Mr Faisal spoke up against the ban on wearing the Muslim headscarf for women employed as nurses and other uniformed occupations.
He appealed for the government to reconsider the ban so as to heed the Malay/Muslim community’s call to “be given the chance to fulfill their career aspirations while meeting their religious obligations”.
In response, he was criticised by Environment Minister Masagos Zulkifli for raising the “divisive” issue in parliament, who said that parliament was not the place to raise such issues.
Mr Masagos accused Mr Faisal of “subtly and frequently needling” Singapore’s Malay/Muslim community, and that he was out to “injure or hurt” the Malay/Muslim community’s feelings and turn them into a state-versus-religion case.
Mr Masagos added that whether Mr Faisal had the intent to sow discord was immaterial as what he said had the potential to disrupt Singapore’s racial and religious harmony.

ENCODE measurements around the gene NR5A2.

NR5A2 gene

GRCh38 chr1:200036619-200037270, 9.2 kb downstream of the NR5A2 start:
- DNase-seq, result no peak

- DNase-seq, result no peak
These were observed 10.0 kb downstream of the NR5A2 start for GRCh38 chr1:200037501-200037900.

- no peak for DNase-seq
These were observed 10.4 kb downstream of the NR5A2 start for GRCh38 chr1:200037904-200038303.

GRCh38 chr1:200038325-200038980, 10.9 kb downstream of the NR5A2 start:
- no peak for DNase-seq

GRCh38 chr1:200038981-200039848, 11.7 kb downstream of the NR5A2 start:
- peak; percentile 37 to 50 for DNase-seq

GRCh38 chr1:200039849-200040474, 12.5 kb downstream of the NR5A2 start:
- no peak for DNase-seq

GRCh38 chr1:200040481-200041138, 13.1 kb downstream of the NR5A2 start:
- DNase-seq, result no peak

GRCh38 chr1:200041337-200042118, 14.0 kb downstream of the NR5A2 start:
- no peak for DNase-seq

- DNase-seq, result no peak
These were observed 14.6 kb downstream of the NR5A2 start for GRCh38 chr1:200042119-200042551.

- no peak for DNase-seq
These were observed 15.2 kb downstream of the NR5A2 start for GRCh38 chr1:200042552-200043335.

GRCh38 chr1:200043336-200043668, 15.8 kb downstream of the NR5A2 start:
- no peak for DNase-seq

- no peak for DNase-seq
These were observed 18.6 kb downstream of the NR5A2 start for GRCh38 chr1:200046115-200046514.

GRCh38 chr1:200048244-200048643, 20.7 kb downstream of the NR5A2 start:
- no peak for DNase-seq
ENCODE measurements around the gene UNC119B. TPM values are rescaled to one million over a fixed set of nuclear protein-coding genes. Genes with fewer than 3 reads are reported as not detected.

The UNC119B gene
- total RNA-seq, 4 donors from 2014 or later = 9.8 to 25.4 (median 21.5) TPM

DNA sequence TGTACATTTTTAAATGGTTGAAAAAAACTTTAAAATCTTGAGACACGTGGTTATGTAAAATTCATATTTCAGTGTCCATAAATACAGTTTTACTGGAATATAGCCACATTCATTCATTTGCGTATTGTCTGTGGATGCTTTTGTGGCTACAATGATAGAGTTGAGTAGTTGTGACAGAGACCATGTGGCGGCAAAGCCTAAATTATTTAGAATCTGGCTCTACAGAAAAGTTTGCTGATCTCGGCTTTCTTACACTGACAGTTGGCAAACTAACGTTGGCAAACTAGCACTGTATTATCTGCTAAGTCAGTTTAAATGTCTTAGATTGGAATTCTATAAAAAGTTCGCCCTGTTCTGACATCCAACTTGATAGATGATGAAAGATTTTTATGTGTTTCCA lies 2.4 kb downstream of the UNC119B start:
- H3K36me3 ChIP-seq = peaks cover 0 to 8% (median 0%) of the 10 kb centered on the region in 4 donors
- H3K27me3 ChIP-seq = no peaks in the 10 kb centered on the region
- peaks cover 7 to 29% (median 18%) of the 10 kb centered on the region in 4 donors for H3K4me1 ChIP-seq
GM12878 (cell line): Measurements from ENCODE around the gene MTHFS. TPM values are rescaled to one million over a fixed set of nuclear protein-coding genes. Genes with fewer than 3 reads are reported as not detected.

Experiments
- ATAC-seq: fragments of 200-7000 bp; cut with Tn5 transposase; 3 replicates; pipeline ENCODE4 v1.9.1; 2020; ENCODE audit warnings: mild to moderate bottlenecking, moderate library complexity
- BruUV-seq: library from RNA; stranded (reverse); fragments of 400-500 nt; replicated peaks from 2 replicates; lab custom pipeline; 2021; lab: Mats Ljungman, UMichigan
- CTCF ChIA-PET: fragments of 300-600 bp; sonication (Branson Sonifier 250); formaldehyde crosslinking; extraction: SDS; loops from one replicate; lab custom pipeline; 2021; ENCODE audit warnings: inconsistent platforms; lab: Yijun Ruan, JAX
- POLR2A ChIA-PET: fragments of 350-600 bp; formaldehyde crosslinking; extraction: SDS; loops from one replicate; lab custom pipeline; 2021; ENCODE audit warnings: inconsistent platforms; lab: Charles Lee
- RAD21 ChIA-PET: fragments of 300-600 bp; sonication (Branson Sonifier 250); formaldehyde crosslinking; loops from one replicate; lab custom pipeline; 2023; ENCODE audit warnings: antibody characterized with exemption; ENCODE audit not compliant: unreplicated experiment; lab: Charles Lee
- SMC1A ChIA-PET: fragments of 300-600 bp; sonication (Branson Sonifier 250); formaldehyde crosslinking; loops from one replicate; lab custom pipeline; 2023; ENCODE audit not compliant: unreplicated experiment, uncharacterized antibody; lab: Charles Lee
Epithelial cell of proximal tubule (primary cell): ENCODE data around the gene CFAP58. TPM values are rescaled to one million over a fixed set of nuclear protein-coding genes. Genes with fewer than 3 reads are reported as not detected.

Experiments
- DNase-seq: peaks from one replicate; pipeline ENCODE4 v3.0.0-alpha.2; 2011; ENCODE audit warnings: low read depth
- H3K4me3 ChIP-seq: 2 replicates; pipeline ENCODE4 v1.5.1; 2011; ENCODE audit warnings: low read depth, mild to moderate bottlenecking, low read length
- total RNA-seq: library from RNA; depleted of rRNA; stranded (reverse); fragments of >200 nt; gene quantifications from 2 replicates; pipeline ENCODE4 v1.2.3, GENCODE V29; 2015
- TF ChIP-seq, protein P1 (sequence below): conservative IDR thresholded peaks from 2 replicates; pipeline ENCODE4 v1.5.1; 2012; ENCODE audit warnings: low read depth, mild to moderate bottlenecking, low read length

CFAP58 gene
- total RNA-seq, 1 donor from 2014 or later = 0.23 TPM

Mr Faisal questioned why his remarks were viewed as sowing discord, and said that he was using Parliament as the best platform to voice out the community’s concerns.
He added that he has been “persistently and consistently” asking for the government to raise issues involving Singapore’s Malay/Muslim community.
Prime Minister Lee Hsien Loong also weighed in on the issue in a Facebook post:
“Parliament is the forum for serious discussion on important issues. This Parliament has not shied away from discussing difficult or contentious matters – last November we had a vigorous debate on changes to the Elected Presidency.
However some sensitive issues of race and religion have no easy or immediate solutions. The best way to make progress on them is quietly, outside the glare of publicity. Championing divisive issues publicly, to pressure the government and win communal votes, will only stir up emotions and damage our multi-racial harmony.
In the debate on “Aspirations of Singapore Women”, WP MP Faisal Manap brought up the tudung issue again. Minister Masagos Zulkifli challenged Mr Faisal and explained why this was unwise. He spoke with courage and conviction.”